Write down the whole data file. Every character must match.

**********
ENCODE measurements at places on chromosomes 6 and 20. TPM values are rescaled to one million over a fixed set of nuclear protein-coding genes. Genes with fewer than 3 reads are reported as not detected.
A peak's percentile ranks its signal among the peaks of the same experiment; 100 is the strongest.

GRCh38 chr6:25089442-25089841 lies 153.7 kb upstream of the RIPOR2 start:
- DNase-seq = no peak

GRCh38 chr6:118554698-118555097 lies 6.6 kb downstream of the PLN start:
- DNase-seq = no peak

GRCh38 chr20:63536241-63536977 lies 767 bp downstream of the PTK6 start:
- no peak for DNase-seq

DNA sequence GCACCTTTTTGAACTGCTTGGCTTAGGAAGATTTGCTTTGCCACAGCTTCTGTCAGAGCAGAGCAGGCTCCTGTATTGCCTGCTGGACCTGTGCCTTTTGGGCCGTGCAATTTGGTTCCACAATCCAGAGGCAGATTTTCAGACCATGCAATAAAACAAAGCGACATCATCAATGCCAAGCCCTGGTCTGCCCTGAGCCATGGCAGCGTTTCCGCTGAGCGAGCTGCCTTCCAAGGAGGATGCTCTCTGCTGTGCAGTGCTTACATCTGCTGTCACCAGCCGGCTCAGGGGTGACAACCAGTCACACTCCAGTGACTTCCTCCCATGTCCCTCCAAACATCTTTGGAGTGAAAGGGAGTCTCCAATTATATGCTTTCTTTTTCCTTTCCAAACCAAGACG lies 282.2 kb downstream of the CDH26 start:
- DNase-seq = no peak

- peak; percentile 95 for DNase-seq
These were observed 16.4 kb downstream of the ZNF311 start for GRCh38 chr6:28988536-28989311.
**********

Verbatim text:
ENCODE measurements at places on chromosomes 6 and 20. TPM values are rescaled to one million over a fixed set of nuclear protein-coding genes. Genes with fewer than 3 reads are reported as not detected.
A peak's percentile ranks its signal among the peaks of the same experiment; 100 is the strongest.

GRCh38 chr6:25089442-25089841 lies 153.7 kb upstream of the RIPOR2 start:
- DNase-seq = no peak

GRCh38 chr6:118554698-118555097 lies 6.6 kb downstream of the PLN start:
- DNase-seq = no peak

GRCh38 chr20:63536241-63536977 lies 767 bp downstream of the PTK6 start:
- no peak for DNase-seq

DNA sequence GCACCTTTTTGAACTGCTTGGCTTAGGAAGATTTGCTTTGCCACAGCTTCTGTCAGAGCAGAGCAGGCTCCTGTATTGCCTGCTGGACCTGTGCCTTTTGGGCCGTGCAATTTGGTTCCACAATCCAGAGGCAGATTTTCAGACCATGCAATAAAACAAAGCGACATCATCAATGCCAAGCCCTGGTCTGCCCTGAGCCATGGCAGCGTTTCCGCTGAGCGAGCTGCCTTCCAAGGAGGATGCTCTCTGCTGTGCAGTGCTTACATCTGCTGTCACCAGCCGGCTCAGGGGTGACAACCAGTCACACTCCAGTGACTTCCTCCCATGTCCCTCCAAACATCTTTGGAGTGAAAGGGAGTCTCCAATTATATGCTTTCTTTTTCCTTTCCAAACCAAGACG lies 282.2 kb downstream of the CDH26 start:
- DNase-seq = no peak

- peak; percentile 95 for DNase-seq
These were observed 16.4 kb downstream of the ZNF311 start for GRCh38 chr6:28988536-28989311.